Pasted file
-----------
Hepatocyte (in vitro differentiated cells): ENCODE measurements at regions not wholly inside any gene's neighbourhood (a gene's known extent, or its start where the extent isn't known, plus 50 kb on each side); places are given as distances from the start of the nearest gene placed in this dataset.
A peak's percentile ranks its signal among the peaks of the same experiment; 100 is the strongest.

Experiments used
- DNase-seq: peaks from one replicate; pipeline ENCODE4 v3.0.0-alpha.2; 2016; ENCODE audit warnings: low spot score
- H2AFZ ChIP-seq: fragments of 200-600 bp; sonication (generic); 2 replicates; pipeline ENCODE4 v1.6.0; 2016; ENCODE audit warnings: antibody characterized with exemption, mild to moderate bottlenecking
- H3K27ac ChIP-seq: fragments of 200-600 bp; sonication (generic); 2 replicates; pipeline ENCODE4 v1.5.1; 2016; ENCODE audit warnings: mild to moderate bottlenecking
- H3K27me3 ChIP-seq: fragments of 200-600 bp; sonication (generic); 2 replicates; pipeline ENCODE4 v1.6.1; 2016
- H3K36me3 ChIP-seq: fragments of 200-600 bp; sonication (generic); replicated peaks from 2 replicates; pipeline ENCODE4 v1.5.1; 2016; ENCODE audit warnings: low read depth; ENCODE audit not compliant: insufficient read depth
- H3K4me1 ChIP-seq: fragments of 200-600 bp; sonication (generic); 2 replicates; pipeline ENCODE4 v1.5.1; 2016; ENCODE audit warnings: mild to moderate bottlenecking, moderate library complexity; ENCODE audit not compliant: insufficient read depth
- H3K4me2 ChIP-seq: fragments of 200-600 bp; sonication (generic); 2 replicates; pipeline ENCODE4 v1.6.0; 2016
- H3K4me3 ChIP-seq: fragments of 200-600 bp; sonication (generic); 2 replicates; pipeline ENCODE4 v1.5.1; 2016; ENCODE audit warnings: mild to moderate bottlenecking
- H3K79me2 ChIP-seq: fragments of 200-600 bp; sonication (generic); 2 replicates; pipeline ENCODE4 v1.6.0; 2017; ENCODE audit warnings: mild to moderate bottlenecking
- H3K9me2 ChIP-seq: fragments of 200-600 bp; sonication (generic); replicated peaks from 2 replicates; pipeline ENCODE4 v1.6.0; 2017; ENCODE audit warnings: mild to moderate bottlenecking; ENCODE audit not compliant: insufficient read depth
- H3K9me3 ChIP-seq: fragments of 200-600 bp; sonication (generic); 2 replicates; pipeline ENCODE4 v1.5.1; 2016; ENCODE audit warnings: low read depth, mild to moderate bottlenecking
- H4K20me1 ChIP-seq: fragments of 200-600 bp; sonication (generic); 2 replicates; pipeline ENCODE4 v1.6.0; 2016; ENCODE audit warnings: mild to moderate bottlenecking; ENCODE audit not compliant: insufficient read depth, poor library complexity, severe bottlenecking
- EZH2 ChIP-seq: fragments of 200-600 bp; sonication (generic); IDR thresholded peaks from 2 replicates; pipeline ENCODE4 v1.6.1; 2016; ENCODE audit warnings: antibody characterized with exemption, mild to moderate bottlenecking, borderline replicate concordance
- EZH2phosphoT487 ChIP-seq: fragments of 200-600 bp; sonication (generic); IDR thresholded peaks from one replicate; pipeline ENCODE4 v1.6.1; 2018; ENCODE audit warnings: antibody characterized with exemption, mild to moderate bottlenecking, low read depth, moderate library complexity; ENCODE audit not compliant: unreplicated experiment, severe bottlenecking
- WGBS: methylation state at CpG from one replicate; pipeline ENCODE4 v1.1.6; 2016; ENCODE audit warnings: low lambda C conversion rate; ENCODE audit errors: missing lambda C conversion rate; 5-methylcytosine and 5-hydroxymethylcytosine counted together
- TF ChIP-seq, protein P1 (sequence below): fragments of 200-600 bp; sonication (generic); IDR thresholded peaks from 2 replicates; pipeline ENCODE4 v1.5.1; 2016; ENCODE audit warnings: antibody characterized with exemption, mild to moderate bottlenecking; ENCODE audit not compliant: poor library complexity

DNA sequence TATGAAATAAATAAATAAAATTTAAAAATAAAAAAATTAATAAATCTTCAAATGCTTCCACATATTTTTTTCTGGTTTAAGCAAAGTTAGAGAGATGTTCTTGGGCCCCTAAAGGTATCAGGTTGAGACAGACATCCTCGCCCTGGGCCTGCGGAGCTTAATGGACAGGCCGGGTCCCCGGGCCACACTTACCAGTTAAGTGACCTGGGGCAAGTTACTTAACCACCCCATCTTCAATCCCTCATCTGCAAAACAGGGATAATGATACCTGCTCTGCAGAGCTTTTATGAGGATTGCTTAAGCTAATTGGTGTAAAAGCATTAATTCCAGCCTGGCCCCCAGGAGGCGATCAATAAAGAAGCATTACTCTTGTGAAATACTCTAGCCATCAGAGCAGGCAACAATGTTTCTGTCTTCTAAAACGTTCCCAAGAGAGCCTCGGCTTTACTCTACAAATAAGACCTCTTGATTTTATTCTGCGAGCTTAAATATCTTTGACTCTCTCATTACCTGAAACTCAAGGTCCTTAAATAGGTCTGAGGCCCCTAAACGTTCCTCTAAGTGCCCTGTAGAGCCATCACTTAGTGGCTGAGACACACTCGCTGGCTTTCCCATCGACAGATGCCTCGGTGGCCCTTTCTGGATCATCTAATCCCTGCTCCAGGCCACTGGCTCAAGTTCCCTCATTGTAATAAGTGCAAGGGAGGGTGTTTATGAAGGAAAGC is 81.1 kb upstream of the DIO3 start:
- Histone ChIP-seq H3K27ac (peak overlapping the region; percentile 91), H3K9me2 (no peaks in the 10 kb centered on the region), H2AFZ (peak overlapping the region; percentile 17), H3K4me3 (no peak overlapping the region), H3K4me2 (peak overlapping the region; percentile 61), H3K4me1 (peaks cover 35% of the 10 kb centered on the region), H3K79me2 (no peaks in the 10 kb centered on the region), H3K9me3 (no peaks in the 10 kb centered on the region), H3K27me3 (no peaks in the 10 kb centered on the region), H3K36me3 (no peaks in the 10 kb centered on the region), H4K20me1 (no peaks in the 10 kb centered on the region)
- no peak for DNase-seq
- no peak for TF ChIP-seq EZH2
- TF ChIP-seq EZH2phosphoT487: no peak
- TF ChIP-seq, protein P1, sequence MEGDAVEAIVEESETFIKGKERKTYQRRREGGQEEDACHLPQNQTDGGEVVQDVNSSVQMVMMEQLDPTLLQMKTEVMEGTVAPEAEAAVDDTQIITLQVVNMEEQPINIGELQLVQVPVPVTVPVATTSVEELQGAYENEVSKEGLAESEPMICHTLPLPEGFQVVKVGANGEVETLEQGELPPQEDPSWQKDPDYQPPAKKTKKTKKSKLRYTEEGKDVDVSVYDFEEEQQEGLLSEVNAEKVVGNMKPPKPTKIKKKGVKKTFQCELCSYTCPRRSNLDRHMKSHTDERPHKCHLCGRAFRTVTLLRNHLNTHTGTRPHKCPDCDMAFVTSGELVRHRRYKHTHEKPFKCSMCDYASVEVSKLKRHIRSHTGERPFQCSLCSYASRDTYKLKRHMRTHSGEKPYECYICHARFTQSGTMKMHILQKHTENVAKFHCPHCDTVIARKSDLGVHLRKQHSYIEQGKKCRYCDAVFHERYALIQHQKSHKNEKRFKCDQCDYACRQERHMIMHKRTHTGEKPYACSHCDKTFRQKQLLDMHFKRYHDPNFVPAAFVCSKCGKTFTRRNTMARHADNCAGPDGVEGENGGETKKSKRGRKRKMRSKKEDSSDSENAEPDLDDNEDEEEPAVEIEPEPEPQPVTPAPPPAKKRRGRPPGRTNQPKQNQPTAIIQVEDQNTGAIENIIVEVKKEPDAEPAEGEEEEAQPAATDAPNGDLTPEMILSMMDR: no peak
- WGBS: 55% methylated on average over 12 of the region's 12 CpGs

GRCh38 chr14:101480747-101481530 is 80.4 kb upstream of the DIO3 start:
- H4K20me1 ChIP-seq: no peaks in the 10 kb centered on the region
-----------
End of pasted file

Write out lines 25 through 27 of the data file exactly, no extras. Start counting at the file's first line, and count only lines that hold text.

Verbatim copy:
- TF ChIP-seq, protein P1, sequence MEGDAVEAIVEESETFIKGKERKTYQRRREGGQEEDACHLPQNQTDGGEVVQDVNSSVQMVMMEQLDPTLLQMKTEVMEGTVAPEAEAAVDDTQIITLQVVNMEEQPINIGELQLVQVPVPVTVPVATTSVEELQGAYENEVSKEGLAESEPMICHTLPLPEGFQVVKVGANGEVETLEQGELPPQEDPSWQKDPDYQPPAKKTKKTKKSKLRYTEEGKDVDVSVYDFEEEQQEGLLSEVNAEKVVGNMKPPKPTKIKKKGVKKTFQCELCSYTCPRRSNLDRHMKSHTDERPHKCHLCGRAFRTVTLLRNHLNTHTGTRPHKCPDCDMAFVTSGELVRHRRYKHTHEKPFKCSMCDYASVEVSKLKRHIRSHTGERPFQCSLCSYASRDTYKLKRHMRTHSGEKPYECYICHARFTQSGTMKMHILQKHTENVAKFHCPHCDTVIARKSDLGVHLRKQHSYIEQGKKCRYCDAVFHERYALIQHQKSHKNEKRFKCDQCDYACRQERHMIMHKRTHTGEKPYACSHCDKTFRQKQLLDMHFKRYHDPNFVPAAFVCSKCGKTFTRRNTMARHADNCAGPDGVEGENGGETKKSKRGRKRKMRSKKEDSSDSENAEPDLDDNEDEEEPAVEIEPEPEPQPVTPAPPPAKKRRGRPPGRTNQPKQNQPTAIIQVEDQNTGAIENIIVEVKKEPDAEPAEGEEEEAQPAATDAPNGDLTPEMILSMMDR: no peak
- WGBS: 55% methylated on average over 12 of the region's 12 CpGs

GRCh38 chr14:101480747-101481530 is 80.4 kb upstream of the DIO3 start: